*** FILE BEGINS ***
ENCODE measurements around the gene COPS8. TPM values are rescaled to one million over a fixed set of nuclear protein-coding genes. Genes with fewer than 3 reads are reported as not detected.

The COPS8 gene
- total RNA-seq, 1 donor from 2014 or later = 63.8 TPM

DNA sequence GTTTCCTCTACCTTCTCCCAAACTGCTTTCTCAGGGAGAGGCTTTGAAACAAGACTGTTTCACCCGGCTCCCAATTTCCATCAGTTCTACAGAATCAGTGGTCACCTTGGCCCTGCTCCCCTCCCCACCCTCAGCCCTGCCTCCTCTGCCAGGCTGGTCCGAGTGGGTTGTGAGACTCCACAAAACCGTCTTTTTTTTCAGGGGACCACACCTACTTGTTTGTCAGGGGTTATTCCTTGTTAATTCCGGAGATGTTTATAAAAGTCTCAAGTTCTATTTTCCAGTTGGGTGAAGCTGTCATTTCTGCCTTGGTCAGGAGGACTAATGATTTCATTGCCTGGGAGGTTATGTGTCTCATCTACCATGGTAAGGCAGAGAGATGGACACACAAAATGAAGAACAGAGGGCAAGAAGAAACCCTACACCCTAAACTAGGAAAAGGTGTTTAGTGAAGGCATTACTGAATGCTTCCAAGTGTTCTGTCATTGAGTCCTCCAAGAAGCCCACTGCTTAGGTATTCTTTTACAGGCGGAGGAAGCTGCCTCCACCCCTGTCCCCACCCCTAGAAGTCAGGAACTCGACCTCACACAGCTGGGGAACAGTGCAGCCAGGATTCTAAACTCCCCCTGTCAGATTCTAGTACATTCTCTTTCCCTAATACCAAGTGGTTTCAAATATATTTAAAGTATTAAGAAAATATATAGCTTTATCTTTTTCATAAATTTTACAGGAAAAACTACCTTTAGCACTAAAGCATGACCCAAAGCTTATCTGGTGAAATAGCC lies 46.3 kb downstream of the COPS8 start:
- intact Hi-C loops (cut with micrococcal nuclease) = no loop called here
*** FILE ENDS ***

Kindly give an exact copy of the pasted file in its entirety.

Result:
ENCODE measurements around the gene COPS8. TPM values are rescaled to one million over a fixed set of nuclear protein-coding genes. Genes with fewer than 3 reads are reported as not detected.

The COPS8 gene
- total RNA-seq, 1 donor from 2014 or later = 63.8 TPM

DNA sequence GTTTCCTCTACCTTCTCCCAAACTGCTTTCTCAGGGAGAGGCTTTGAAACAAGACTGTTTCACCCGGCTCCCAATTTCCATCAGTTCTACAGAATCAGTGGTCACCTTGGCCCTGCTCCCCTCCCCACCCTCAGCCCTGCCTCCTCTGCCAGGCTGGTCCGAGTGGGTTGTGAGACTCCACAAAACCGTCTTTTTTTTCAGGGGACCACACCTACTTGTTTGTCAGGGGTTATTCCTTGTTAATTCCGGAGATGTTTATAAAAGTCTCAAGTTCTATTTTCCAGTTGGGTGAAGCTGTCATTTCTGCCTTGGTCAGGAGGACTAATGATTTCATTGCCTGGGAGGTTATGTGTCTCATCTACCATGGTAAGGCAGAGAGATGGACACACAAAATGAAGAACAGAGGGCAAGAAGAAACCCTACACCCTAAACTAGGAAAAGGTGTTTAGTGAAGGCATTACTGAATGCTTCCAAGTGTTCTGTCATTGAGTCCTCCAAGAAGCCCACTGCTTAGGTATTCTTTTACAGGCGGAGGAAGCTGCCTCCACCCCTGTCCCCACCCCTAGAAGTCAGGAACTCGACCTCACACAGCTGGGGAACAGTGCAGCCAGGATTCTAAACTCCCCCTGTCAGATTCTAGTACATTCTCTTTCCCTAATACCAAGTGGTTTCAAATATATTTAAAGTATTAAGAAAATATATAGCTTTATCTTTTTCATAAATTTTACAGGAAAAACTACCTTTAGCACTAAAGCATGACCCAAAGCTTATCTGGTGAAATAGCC lies 46.3 kb downstream of the COPS8 start:
- intact Hi-C loops (cut with micrococcal nuclease) = no loop called here